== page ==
Bears on Bears, rev. ed., Reviews

Bears on Bears: Interviews and Discussions, Revised Edition – Ron J. Suresha (Bear Bones Books)Bears on Bears, revised edition, front cover

Reviewed by Wayne Courtois in Out in Print: Queer Book Reviews:

Here’s a bearish statement for you: oral history is the best kind. And there’s enough of it in the Revised Edition of Bears on Bears: Interviews and Discussions, edited by Ron Suresha, to satisfy even the most orally-fixated Bear, Cub, Otter, or what-have-you. An expanded version of the book that was first published in 2002, the new BoB adds an updated section on Bear Arts and Culture, as well as an engaging interview with Metropolitan Community Church founder Rev. Troy Perry.

For anyone who has been living in a cave (ha ha), I should explain that in the context of gay life, a Bear is a big, hairy male. From that starting point the definition can go almost anywhere. How big is “big”? How hairy is “hairy”? Are we talking butch, or nelly, or both? It turns out that there are as many variations on Bear as there are people—thus we have the older, or “polar” bear; the slimmer bear, or “otter”; bears of color; even female bears. This inclusive book even contains a lively discussion by a group of men who identify as ex-bears or postbears.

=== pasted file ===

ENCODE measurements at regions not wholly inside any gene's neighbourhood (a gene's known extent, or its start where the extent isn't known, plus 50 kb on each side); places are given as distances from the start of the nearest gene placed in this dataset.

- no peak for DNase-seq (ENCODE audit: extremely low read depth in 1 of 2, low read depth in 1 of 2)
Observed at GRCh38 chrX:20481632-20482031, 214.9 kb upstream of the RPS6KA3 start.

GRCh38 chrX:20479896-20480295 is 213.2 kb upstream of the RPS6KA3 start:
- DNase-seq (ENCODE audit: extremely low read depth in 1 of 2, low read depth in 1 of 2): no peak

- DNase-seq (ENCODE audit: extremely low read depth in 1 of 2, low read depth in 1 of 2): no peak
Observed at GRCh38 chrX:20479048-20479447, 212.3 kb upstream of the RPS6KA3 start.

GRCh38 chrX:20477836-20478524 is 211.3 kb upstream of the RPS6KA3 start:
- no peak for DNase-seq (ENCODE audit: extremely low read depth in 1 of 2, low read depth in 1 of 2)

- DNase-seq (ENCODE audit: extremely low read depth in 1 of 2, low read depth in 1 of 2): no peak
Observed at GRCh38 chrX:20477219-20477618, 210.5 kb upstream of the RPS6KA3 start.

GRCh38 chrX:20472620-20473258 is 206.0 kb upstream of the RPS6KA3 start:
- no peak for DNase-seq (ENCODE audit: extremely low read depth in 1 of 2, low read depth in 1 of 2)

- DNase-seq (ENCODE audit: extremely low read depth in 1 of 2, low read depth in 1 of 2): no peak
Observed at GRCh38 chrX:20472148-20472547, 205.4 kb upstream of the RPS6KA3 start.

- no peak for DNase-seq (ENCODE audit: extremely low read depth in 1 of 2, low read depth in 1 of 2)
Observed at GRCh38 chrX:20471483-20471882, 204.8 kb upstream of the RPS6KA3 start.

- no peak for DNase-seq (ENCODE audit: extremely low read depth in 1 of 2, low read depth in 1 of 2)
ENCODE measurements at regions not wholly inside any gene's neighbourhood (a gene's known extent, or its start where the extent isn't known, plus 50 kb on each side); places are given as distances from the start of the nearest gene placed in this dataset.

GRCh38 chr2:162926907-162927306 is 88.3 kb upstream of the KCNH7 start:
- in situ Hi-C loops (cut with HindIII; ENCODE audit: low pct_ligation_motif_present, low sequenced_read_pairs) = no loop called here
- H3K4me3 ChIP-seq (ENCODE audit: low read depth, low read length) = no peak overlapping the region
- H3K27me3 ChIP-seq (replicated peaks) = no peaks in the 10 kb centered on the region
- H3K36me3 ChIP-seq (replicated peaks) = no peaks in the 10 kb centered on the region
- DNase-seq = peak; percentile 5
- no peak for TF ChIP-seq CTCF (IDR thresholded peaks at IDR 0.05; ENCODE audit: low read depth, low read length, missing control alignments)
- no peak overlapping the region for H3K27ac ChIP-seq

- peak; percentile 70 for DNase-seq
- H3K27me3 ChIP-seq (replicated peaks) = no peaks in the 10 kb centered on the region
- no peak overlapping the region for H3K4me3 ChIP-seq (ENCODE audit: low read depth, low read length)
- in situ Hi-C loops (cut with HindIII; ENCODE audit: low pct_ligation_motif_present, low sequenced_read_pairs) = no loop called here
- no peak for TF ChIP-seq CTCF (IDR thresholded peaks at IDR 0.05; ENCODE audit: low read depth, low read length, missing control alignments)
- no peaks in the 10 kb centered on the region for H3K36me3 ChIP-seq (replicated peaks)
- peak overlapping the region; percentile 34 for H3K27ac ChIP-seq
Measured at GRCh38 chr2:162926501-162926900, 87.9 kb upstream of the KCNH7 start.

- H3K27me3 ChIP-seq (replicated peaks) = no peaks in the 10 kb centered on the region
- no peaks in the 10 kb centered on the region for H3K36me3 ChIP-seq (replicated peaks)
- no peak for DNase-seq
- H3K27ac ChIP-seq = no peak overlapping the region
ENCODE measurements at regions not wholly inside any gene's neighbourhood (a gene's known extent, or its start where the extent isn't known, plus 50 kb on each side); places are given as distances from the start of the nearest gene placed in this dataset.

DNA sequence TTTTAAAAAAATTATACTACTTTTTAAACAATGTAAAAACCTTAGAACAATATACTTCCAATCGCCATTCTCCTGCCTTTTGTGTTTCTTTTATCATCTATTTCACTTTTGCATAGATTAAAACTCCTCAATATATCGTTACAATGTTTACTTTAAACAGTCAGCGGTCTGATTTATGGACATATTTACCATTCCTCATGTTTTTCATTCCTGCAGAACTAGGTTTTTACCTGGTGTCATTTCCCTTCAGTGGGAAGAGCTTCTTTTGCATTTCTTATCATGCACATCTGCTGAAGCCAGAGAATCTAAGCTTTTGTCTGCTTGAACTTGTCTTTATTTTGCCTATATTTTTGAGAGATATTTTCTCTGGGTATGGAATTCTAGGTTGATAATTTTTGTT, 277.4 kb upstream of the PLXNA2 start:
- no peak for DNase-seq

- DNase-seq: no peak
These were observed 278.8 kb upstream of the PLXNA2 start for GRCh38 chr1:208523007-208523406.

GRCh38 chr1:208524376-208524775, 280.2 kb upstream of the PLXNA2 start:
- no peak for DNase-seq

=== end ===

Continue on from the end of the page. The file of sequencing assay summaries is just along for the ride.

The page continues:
It’s tremendously entertaining to read about, say, the history of the Lone Star bear bar in San Francisco—destroyed by the 1989 earthquake just three months after opening, only to re-open ten months later and become a Bear Mecca. And it’s inspiring to read the stories of men from all over the world who have learned—often after periods of loneliness and rejection—that it’s okay to be big and hairy, and/or to be turned on by big, hairy guys.

Not only engaging and inspiring but often laugh-out-loud funny, this new and improved Bears on Bears is brought to us by Bear Bones Books, an imprint of Lethe Press, with Ron J. Suresha serving as acquisitions and development editor. Some might say that the imprint is another sign of the dreaded ‘commodification’ of Bear culture. I would argue that the culture is rich enough and lively enough to support this effort.

In addition to this book, Bear Bones has provided a valuable service by reprinting Jeff Mann’s first book of personal essays, Edge: Travels of an Appalachian Leather Bear. And forthcoming is a new collection of erotica entitled Bears in Heat: Hot Macho Fiction. This polar bear can hardly wait!

Reviewed by Wayne Courtois in “Out in Print”

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